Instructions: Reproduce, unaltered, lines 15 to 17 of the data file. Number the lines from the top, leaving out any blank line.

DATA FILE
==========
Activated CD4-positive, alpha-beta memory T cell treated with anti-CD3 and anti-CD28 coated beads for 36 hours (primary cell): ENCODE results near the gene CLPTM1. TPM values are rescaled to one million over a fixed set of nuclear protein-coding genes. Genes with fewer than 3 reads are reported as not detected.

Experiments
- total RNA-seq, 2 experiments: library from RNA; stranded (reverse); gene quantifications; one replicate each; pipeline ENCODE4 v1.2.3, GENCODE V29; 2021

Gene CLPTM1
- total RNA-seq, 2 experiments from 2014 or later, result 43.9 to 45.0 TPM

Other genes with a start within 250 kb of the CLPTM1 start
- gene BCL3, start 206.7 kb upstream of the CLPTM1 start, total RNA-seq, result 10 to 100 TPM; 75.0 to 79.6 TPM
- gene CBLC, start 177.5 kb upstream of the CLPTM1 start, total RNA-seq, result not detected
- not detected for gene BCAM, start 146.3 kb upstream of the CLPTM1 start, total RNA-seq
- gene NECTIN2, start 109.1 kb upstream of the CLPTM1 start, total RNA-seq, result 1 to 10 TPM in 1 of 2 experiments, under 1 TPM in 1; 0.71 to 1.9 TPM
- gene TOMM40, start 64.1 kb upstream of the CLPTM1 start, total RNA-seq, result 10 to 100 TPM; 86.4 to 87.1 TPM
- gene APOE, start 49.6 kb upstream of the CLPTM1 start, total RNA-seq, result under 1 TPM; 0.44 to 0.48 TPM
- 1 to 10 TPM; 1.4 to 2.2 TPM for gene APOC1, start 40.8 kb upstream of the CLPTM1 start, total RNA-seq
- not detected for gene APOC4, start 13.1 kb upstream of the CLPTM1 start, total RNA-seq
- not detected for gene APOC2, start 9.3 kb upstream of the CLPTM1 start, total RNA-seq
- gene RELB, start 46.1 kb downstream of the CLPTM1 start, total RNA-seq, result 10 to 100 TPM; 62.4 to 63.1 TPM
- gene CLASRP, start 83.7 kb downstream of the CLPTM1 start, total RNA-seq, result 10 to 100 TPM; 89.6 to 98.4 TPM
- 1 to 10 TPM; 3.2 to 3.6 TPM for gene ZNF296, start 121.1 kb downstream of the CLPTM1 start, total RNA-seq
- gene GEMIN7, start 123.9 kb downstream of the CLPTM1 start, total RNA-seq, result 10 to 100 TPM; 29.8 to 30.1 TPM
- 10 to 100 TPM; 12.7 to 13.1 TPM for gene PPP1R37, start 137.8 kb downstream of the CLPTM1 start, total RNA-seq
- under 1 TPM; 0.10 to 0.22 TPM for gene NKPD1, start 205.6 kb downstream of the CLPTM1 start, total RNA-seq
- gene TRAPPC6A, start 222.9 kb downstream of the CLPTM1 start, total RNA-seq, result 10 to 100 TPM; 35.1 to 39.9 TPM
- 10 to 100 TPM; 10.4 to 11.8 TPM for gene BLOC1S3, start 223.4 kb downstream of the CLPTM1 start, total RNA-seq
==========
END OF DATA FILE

- not detected for gene APOC2, start 9.3 kb upstream of the CLPTM1 start, total RNA-seq
- gene RELB, start 46.1 kb downstream of the CLPTM1 start, total RNA-seq, result 10 to 100 TPM; 62.4 to 63.1 TPM
- gene CLASRP, start 83.7 kb downstream of the CLPTM1 start, total RNA-seq, result 10 to 100 TPM; 89.6 to 98.4 TPM